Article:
Jeremiah 9 Bible Commentary

John Gill’s Exposition of the Bible

(Read all of Jeremiah 9)
This chapter is a continuation of the judgments of God upon the Jews for their sins and transgressions herein mentioned; illustrated by the lamentation of the prophet; by calling for the mourning women, and upon other women that had lost their husbands or children, with an intimation that none of any rank and class should escape. The prophet is introduced mourning over the destruction of his people, Jeremiah 9:1, and as uneasy at his stay with them, because of their uncleanness, treachery, lying, unfaithfulness, and deceit, Jeremiah 9:2, wherefore the Lord threatens to melt and try them; and for their deceitfulness particularly to visit them, and avenge himself on them, Jeremiah 9:7, the destruction is described by the desolation of the mountains and habitations of the wilderness; they being so burnt up, that there were neither grass upon them, nor beasts nor birds to be seen or heard about them; and of Jerusalem, and the cities of Judah, so that there was no inhabitant in them, Jeremiah 9:10, upon which a wise man is inquired after, to give the true reason of all this, Jeremiah 9:12 but none appearing, the Lord gives it himself; which were their disobedience to his law, and their worship of idols, following the imagination of their own hearts, Jeremiah 9:13 wherefore they are threatened to be fed with wormwood and gall; to be scattered among the nations, and a sword sent after them to their utter consumption, Jeremiah 9:15, hence, for the certainty of it, mourning women are ordered to be called for in haste, to assist them in their mourning, on account of their distress, Jeremiah 9:17, and such as were mothers of children are bid to teach their daughters and neighbours lamentation, because of the children and young men cut off by death, and for the carcasses of men that should fall as dung in the field, and as the handful after the harvestman, Jeremiah 9:20, and it is suggested that none should escape; not the wise man by any art or cunning he was master of; nor the strong man by his strength; nor the rich man by his riches; and therefore ought not either of them to glory in these things, but in the Lord, as exercising lovingkindness, judgment, and righteousness in the earth, Jeremiah 9:23, and the chapter is concluded with a strong asseveration, that the wicked, both circumcised and uncircumcised, should be punished, Jeremiah 9:25.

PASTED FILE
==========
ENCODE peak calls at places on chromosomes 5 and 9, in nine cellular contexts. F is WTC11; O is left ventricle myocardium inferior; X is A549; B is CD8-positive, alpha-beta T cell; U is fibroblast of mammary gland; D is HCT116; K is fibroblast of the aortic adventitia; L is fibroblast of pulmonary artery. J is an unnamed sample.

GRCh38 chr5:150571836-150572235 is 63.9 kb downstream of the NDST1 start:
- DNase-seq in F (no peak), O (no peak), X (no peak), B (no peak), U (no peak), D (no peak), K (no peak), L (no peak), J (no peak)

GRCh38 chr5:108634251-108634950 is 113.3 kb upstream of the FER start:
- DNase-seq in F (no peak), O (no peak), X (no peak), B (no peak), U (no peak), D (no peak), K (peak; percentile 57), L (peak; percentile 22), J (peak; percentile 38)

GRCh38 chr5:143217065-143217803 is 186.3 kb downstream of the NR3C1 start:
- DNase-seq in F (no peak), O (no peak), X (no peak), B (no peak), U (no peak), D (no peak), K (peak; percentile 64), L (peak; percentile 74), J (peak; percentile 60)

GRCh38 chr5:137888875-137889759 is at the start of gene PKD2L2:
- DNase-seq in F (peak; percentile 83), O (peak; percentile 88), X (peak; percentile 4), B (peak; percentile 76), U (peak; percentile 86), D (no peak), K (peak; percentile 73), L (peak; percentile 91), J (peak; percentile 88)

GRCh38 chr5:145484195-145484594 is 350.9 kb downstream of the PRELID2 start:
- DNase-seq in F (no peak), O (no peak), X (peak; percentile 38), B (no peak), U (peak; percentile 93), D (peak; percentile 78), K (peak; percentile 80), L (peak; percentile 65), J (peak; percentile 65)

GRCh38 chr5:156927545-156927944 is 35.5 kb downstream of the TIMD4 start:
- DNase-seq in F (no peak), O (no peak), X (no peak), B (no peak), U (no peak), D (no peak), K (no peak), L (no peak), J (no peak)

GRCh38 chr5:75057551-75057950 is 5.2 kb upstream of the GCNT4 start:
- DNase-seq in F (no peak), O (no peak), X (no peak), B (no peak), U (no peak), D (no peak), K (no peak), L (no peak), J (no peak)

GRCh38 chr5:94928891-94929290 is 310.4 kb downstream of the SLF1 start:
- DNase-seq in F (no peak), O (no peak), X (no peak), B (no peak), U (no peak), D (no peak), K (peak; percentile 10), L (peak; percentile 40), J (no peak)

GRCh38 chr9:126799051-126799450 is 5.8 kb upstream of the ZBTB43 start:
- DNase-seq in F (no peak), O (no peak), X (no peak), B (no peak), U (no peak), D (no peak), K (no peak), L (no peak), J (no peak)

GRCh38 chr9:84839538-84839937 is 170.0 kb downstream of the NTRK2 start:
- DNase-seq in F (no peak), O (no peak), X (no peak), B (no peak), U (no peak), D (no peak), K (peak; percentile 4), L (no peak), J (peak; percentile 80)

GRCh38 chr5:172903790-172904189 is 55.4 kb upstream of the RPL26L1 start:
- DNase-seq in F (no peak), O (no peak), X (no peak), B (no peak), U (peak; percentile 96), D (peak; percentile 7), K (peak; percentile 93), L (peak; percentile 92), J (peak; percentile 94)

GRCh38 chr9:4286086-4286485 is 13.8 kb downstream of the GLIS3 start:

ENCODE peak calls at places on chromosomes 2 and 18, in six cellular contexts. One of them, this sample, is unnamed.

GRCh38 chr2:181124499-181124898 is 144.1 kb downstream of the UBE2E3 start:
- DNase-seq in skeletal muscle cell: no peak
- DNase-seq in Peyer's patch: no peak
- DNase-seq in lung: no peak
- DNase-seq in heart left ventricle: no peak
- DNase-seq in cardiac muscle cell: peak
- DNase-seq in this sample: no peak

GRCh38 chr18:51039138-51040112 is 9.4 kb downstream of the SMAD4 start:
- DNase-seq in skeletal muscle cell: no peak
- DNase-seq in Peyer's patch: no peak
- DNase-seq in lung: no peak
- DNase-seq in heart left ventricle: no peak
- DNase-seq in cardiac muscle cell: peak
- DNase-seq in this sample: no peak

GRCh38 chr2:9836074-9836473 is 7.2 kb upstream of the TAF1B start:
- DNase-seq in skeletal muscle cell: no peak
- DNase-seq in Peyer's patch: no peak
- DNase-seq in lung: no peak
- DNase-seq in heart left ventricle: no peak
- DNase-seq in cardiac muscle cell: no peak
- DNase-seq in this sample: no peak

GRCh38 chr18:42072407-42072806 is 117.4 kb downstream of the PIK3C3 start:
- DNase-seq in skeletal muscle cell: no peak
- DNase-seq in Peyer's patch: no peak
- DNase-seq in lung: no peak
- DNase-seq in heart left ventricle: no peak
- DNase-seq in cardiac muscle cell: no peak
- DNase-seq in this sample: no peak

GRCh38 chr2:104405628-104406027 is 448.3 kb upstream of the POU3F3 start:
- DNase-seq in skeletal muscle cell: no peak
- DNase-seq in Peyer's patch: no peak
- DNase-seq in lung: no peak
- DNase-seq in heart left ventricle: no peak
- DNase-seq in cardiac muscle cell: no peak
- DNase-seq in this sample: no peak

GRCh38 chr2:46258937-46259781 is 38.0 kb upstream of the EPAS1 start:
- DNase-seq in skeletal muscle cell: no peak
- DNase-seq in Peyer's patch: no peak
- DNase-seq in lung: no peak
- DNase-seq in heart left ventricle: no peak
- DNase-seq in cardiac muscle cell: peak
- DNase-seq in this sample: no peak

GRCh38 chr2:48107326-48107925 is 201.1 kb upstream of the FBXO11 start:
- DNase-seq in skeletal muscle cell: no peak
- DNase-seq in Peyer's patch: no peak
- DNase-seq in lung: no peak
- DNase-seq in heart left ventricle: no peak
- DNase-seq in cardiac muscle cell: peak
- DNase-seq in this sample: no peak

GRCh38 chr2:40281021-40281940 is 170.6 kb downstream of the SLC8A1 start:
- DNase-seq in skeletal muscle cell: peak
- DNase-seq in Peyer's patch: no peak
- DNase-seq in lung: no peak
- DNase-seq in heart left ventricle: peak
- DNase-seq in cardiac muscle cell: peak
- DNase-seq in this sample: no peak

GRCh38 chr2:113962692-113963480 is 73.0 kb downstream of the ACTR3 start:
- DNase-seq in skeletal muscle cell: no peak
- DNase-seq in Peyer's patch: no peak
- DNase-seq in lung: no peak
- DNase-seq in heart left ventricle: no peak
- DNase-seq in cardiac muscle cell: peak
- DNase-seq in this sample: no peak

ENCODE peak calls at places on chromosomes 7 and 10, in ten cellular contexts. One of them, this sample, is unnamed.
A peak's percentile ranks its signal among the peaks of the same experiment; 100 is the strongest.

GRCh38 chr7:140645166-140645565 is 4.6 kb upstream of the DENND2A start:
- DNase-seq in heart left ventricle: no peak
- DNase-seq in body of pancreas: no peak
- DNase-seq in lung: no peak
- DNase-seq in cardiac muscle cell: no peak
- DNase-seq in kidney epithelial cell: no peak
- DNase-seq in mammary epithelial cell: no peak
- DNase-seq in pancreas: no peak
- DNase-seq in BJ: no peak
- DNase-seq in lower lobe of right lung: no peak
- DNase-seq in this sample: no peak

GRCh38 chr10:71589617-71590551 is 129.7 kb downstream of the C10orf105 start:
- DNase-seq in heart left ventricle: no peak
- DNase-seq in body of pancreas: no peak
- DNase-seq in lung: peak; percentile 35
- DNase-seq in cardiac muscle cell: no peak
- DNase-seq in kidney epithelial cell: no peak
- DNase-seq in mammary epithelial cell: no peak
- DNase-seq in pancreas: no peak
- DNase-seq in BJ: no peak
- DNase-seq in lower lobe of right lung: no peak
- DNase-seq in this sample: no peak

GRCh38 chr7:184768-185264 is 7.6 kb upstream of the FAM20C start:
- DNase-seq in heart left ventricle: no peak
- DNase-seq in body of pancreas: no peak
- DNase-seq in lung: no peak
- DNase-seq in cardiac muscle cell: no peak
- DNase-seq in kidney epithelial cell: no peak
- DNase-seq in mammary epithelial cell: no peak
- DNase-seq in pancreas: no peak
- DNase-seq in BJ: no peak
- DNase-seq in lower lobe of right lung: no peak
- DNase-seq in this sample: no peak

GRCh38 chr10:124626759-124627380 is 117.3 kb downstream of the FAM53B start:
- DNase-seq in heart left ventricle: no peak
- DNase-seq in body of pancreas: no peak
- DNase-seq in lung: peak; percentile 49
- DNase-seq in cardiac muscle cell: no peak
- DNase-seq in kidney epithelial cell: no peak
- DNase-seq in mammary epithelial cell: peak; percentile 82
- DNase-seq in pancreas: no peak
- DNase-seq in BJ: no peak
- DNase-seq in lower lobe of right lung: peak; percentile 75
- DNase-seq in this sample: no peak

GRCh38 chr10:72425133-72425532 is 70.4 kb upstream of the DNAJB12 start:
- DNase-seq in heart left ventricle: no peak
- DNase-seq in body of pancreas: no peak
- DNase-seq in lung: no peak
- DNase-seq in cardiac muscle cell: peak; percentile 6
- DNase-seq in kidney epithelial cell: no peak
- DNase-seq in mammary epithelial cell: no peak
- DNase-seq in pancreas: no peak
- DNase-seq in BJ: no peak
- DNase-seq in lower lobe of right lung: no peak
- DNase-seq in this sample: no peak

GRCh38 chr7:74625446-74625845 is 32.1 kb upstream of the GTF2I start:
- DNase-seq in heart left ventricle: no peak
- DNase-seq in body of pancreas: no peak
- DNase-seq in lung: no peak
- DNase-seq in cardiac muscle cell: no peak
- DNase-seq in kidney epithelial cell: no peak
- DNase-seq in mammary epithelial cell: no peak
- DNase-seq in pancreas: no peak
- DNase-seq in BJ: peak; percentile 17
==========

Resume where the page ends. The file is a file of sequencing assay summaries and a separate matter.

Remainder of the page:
Verse 1. Oh that my head were waters, and mine eyes a fountain of tears,.... Or, "who will give to my head water, and to mine eyes a fountain of tears?" as the Septuagint, Vulgate Latin, and Arabic versions. The prophet wishes that his head was turned and dissolved into water, and that tears might flow from his eyes as water issues out from a fountain; and he suggests, that could this be, it would not be sufficient to deplore the miserable estate of his people, and to express the inward grief and sorrow of his mind on account of it.

That I might weep day and night for the slain of the daughter of my people; the design of all this is to set forth the greatness and horribleness of the destruction, signifying that words were wanting to express it, and tears to lament it; and to awaken the attention of the people to it, who were quite hardened, insensible, and stupid. The Jewish writers close the eighth chapter with this verse, and begin the ninth with the following.